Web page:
Village Whiskey Burger Does Not Live Up to Hype

village_whiskey_sign

It’s taken four years, but I finally made it into Village Whiskey last night. Jose Garces’ much-ballyhooed 20th Street spot has been on my list since its opening in 2009 (and I did have a problematic drink at the Revel location last year), but my aversion to lines, crowds and hostess Nazis has kept me away.

But last week, my friend James Sugg, whom you may have seen on stage with Pig Iron Theatre Company, texted me to say that he had just had the burger at The Dandelion and that it was the most amazing burger he had ever had in Philadelphia. So, I suggested that we explore some of the city’s burger destinations, and Village Whiskey was first on the list.

Actually, in point of fact, Pub & Kitchen was first on the list, but they’ve been closed for the last couple of weeks (they are scheduled to reopen today with new bathrooms and additional tap lines, among other changes), and Village Whiskey, which was number two, became number one.

This being a Monday night, there were no lines or large crowds, and the hostess proved to be perfectly friendly, even after I reprimanded her for trying to seat the people who walked in behind me first. We took two stools at the bar.

Naturally, we tried the pickles, which were, well, pickles. The wedge salad was average. And the cocktails–we tried the Commodore, Old Fashioned, Atomizer and a Manhattan–were on the verge of fabulous.

For the main event, we went with the Village Burger and a side of duck fat fries. Oh, I realize that people have waxed poetic ad infinitum over the restaurant’s Whiskey King–the $26 burger with bacon, bleu cheese, “maple bourbon-glazed cipollini” and foie gras–but we just wanted an unfussy but delicious burger.

When the burger arrived, it was cut in half. I didn’t ask anyone to cut it in half, and no one asked me if I wanted it cut in half, but there it was, cut in half. I realize they were trying to be helpful, but ask before you cut next time.

As a result of the cutting-in-half, the sesame seed bun was smashed a bit. And the patty that sat between the smashed slices? Bland. I took a bite. Nothing. James took a bite. Nothing. Totally unimpressive. I wondered for a second if my taste buds had stopped working. (And no, I gave up smoking cigarettes long ago). It’s a bad sign when two hungry carnivores don’t rush to scarf down a half pound of bloody meat.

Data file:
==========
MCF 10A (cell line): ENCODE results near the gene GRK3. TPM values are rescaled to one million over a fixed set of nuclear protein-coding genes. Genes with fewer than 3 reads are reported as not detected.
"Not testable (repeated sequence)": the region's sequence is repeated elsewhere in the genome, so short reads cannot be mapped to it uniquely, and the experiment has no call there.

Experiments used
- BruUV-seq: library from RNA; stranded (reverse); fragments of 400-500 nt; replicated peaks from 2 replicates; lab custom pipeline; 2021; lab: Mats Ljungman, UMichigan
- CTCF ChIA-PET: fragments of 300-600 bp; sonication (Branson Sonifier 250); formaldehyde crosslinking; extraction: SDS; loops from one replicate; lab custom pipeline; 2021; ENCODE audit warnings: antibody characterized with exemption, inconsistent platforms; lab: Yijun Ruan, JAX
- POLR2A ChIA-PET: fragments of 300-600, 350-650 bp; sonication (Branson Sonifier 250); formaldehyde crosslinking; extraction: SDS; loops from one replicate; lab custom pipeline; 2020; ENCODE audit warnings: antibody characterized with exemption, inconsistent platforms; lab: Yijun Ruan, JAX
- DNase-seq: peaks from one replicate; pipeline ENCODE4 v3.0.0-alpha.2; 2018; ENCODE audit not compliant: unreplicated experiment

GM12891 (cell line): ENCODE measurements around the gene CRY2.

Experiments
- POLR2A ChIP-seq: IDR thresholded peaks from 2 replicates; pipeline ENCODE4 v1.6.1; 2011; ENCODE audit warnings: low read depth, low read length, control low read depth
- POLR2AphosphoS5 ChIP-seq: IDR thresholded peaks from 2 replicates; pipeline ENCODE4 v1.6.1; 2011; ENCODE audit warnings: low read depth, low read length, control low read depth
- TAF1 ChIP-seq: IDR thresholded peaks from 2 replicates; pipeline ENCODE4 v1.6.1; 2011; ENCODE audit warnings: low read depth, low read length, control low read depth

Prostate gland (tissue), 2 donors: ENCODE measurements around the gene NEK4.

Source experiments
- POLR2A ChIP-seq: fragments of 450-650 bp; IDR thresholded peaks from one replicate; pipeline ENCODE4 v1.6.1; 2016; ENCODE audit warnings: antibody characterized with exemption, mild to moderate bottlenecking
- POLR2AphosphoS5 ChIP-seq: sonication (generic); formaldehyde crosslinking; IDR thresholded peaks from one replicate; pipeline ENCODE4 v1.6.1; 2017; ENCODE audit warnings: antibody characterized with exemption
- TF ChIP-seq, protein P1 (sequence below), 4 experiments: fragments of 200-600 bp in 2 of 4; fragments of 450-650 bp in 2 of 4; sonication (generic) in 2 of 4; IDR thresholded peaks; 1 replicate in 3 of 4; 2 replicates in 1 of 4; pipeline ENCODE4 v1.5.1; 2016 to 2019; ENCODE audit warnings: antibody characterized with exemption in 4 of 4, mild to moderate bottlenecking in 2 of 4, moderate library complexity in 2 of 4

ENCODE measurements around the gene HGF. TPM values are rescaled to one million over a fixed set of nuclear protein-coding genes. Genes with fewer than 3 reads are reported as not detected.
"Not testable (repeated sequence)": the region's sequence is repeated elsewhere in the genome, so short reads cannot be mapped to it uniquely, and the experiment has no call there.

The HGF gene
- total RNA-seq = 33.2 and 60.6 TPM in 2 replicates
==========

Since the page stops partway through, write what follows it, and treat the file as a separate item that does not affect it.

And the fries? Apparently duck fat doesn’t automatically make everything awesome. I’ve had better at Marathon. Seriously. I’m sure that Village Whiskey has the capacity to be amazing, but on this particular night, there was no love in the kitchen.

After a conversation about Philadelphia restaurants with the couple to our left (short version: he owns a bar in Alaska, they just moved here and are living in a hotel, she has a long list of restaurants on her iPhone to which I added the 20th and Jackson Nick’s Roast Beef and the New Wave Cafe on Allegheny Avenue, because he loves Polish food), James and I paid our $90 tab and hoofed it down to the Doobie’s, where we washed away all that pretentiousness.

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  • http://www.facebook.com/stock.mattus Michelle Stock Mattus

    New Wave on Allegheny is the best. But please, for the love of God, stop telling people about it.

    • vfiorillo

      Selfish!

  • Drewster

    AGREED

  • Mike Burns

    Village Burg with the bacon and cheddar, along with the duck fat fries and the sly fox cheese sauce. So money. Also I’ve never had it cut in half. I suggest you go back, must’ve gone on a bad night.

  • little timmy

    duck fat fries = pour duck fat on fries after they come out of fryer
    ever try the tater tots? they hold enough fryer oil to refry themselves. gross

  • Dan

    Dude speaks truth. An overrated, overpriced and bizarrely pretentious place serving simple and un-flavorful food. Much like many of the Garces places, VW is a safe place for suburbanites and out-of-towners and nothing more. People act like saying this is sacrilege, but it’s not like dude is in the kitchen nor does he seem to hire particularly talented chefs.